As well as appearing in a collection, the individual stories have also been published as separate books: often in large-format, illustrated editions for younger children.[7]


Adaptations of Just So Stories have been made in forms such as cartoons, including several in the Soviet Union in the 1930s,[8][9][10] and musicals, including one in 1984 by Anthony Drewe and George Stiles.[11]



"How the Elephant Got His Trunk"

H. W. Boynton, writing in The Atlantic in 1903, commented that only a century earlier children had had to be content with the Bible, Pilgrim's Progress, Paradise Lost, and Foxe's Book of Martyrs. But in his day "A much pleasanter bill of fare is being provided for them". Boynton argued that with Just So Stories, Kipling did for "very little children" what The Jungle Book had done for older ones. He described the book as "artfully artless, in its themes, in its repetitions, in its habitual limitation, and occasional abeyance, of adult humor. It strikes a child as the kind of yarn his father or uncle might have spun if he had just happened to think of it; and it has, like all good fairy-business, a sound core of philosophy".[12]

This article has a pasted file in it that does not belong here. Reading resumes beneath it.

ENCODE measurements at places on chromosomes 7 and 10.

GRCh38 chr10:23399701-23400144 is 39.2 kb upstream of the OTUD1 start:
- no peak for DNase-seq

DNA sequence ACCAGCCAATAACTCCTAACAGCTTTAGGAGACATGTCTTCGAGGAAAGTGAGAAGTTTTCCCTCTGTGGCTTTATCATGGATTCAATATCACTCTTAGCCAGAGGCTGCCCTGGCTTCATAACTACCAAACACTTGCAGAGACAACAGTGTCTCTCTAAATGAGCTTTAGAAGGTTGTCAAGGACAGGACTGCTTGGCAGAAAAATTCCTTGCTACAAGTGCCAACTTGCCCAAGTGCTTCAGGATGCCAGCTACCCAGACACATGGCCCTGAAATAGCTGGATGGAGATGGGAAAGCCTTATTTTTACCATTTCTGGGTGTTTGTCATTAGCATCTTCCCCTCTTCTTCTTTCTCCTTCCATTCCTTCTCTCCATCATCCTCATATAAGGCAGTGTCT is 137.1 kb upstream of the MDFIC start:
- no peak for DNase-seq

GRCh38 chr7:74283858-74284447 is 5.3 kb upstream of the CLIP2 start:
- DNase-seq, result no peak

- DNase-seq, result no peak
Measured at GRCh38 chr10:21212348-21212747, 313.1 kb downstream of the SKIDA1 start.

John Lee described the book as a classic work of children's literature.[13] Sue Walsh observed in 2007 that critics have rigidly categorised Just So Stories as "Children's Literature", and have in consequence given it scant literary attention. In her view, if critics mention the book at all, they talk about what kind of reading is good for children and what they are capable of understanding. The stories are discussed, she argues, by critics such as Elliott Gose "in terms of ideas about the child’s pleasure (conceived of in sensual terms divorced of intellectual understanding) in the oral aspects of the text which are said to prompt an ‘active Participation’ which seems largely to be understood in terms of the ‘oral savouring’ of repetition".[14]